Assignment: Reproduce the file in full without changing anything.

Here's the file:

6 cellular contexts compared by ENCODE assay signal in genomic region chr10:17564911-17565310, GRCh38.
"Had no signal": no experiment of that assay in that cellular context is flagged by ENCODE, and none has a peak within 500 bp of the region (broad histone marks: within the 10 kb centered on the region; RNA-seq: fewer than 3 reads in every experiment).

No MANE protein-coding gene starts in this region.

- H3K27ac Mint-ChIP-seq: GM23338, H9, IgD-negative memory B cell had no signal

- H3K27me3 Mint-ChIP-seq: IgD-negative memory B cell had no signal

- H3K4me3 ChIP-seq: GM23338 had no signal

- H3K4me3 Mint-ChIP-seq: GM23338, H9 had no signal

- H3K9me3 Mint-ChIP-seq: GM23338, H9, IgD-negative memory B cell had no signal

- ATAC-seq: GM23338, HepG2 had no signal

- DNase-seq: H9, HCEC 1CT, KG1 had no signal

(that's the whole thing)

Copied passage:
6 cellular contexts compared by ENCODE assay signal in genomic region chr10:17564911-17565310, GRCh38.
"Had no signal": no experiment of that assay in that cellular context is flagged by ENCODE, and none has a peak within 500 bp of the region (broad histone marks: within the 10 kb centered on the region; RNA-seq: fewer than 3 reads in every experiment).

No MANE protein-coding gene starts in this region.

- H3K27ac Mint-ChIP-seq: GM23338, H9, IgD-negative memory B cell had no signal

- H3K27me3 Mint-ChIP-seq: IgD-negative memory B cell had no signal

- H3K4me3 ChIP-seq: GM23338 had no signal

- H3K4me3 Mint-ChIP-seq: GM23338, H9 had no signal

- H3K9me3 Mint-ChIP-seq: GM23338, H9, IgD-negative memory B cell had no signal

- ATAC-seq: GM23338, HepG2 had no signal

- DNase-seq: H9, HCEC 1CT, KG1 had no signal